20 Oct 2017

Want to be Great Minister? Become a Theologian

Author: Bobby Valentine | Filed under: Bobby's World, Christian hope, Discipleship, Faith, Holding On, Journey, Ministry, Prayer, Preaching

I have been in full time ministry since the early 1990s. Over the years my idea of what a minister actually needs and what a congregation should look for in a minister has changed drastically.  I look back now and I am so incredibly grateful for the patience and even mercy of God’s people demonstrated towards me as I tried to be a minister.

I am convinced that first, and foremost, every preacher should be a theologian. Immediately some will balk at the very word theologian. But after encountering nearly every scenario possible in ministry, I will “stick to my guns.” But if a theologian is a person who, some how, brings a message of God, and mediates the presence of God to people, then I know of no better word. The minister is either a good theologian or a very bad one but he will be one.

There are three qualifications at the core of a ministerial theologian in my view. Martin Luther first articulated these. When I first began ministry I had no idea what these were.




There are other skills that a minister will need.  But my contention is that these are the bedrock and all other skills and tasks are performed out of these three identity traits of the theologian.


Prayer is the first qualification of a theologian. When I began ministry I was terrible at prayer. To be honest I still am. Don’t misunderstand, I “said” a prayer here and there. But I did not have a life of prayer.

You see prayer begins with an assumption that I was not prepared to admit back in the day. That assumption is that I am not enough. I was raised to think I was! I was raised to be self-sufficient. But prayer begins by saying I am not sufficient. I said prayers at meals, to begin classes, etc. But prayer was simply a matter of “precision obedience” back in the day. God commanded it. So I did it.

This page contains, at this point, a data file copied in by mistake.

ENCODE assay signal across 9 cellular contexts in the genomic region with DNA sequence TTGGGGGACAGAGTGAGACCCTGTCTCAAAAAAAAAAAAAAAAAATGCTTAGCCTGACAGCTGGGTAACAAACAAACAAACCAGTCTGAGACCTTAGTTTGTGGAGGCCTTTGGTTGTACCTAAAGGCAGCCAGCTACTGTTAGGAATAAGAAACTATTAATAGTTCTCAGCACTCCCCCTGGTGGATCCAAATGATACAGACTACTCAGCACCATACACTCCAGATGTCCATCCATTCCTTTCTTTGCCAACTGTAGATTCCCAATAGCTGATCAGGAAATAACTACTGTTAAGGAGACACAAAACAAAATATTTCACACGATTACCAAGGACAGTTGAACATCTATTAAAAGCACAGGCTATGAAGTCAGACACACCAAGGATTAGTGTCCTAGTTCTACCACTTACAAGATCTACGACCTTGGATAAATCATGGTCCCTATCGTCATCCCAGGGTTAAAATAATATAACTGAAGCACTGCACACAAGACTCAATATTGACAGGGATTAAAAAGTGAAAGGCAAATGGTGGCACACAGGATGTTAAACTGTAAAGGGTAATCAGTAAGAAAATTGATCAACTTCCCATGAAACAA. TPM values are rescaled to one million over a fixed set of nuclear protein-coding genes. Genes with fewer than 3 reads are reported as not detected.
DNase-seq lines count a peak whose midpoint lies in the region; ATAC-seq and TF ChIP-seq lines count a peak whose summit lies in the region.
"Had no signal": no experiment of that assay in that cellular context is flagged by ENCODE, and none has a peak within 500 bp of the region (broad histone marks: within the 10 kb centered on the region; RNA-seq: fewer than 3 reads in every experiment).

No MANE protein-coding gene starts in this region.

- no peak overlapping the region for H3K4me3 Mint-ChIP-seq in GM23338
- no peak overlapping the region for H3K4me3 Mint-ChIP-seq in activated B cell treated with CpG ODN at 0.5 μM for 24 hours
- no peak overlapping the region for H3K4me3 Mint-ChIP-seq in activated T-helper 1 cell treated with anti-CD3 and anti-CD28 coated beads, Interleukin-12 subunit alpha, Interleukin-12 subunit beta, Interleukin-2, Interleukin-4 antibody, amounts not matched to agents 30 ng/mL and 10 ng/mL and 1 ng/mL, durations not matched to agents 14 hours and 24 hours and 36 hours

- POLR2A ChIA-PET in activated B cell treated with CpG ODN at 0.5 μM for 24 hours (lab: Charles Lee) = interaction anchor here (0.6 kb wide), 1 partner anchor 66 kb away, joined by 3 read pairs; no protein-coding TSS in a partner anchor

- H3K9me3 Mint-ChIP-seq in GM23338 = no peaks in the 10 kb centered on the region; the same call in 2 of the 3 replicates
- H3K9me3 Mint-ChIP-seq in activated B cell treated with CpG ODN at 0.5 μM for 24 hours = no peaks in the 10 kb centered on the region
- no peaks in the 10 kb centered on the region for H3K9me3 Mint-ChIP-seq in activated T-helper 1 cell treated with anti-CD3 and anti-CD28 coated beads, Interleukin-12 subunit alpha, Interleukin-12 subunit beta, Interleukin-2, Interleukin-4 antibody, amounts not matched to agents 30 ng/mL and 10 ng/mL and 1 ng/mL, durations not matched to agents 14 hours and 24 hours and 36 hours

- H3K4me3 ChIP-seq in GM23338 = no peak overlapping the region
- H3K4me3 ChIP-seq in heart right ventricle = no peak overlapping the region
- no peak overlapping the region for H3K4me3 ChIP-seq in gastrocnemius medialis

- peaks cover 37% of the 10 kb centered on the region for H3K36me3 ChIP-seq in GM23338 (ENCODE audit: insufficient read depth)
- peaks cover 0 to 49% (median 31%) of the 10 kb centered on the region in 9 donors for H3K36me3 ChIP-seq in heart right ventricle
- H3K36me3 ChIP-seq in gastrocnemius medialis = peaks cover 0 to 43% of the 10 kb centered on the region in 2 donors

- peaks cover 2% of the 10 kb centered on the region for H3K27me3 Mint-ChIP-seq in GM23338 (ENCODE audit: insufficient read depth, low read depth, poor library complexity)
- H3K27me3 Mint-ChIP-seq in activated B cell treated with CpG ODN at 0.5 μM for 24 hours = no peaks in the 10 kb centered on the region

But prayer begins with the assumption that Bobby Valentine is not enough, Bobby Valentine is not self-sufficient. Bobby needs power beyond my intellect and cognitive ability. This was (and is) unbelievably hard to admit. So theology, ministry, preaching, begins by being in the “presence of God.” It is communion. That is what prayer is. It is not merely asking God mere favors, but beholding God’s majesty and glory.

Prayer demonstrates that I, like Isaiah, am a man of unclean lips yet has been enabled to come to God’s people precisely because I am one of them, warts and all (see Isaiah 6).


Meditation is the second qualification of a theologian. Luther pointed to Psalm 119. Meditation is, as Eugene Peterson pointed out in Eat this Book, is (in Hebrew) the same word that is used for a dog gnawing on a bone. Have you ever tried to take a bone away from a dog? Not likely right. The dog is “meditating” on that bone.

A person moves from prayer into gnawing on God’s word. There is a hunger and a thirst for that Word that cannot be rationally described. Meditation is not memorizing sermon books or hundred year old debates. Mediation is plunging head first into the Marianas Trench and attempting to head to the bottom. It is not only DEEP but the the water changes. The deeper you go the pressure of the water will turn a submarine into a pancake. Gnawing on God’s word changes the “meditator” before it does anything else.